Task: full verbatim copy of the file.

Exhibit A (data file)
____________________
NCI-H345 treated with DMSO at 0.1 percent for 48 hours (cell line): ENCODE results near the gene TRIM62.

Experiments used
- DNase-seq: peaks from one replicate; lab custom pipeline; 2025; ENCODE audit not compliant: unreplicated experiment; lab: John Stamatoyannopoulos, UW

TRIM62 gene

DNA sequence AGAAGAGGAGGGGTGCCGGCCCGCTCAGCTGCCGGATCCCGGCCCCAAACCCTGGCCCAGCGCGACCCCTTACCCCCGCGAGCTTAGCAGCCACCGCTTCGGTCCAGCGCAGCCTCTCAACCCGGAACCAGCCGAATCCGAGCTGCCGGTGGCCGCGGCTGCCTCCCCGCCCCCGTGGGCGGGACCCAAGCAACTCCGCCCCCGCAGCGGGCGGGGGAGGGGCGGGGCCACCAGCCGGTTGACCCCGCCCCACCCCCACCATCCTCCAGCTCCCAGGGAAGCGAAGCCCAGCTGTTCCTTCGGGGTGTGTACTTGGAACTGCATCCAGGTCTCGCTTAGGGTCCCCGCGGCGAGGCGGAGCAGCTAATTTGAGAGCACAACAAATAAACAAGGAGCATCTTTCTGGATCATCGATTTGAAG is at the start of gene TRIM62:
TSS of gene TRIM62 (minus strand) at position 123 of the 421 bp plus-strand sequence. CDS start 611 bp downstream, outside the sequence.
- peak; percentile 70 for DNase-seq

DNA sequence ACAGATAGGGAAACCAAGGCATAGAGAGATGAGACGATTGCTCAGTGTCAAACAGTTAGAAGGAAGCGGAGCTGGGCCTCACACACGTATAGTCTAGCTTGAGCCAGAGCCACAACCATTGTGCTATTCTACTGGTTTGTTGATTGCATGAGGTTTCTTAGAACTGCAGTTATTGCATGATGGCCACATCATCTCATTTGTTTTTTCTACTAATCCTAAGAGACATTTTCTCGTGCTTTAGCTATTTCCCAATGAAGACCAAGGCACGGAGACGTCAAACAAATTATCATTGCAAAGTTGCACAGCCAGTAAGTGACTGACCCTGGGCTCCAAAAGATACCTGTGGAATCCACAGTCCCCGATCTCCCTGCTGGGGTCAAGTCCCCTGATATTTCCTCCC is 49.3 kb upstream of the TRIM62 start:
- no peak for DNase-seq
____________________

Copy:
NCI-H345 treated with DMSO at 0.1 percent for 48 hours (cell line): ENCODE results near the gene TRIM62.

Experiments used
- DNase-seq: peaks from one replicate; lab custom pipeline; 2025; ENCODE audit not compliant: unreplicated experiment; lab: John Stamatoyannopoulos, UW

TRIM62 gene

DNA sequence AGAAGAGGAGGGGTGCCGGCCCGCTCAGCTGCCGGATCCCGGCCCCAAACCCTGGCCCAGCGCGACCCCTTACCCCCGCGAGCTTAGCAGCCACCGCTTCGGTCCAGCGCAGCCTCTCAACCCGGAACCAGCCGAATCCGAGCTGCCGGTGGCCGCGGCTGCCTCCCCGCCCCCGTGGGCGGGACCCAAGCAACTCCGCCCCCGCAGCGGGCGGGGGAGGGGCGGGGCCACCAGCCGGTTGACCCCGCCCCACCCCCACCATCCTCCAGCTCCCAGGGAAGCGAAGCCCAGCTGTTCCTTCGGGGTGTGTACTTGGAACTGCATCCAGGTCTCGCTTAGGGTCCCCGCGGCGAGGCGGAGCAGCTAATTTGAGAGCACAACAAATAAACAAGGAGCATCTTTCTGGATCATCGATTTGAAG is at the start of gene TRIM62:
TSS of gene TRIM62 (minus strand) at position 123 of the 421 bp plus-strand sequence. CDS start 611 bp downstream, outside the sequence.
- peak; percentile 70 for DNase-seq

DNA sequence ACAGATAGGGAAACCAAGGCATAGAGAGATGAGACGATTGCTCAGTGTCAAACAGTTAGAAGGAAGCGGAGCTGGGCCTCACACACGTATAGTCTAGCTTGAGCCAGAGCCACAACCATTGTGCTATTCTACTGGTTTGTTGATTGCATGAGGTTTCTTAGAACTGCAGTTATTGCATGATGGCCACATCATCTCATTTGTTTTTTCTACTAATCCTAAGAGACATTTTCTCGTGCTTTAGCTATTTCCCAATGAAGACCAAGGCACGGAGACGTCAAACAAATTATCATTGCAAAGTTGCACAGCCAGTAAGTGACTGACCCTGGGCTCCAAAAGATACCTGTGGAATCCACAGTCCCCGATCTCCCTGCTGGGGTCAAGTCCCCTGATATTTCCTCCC is 49.3 kb upstream of the TRIM62 start:
- no peak for DNase-seq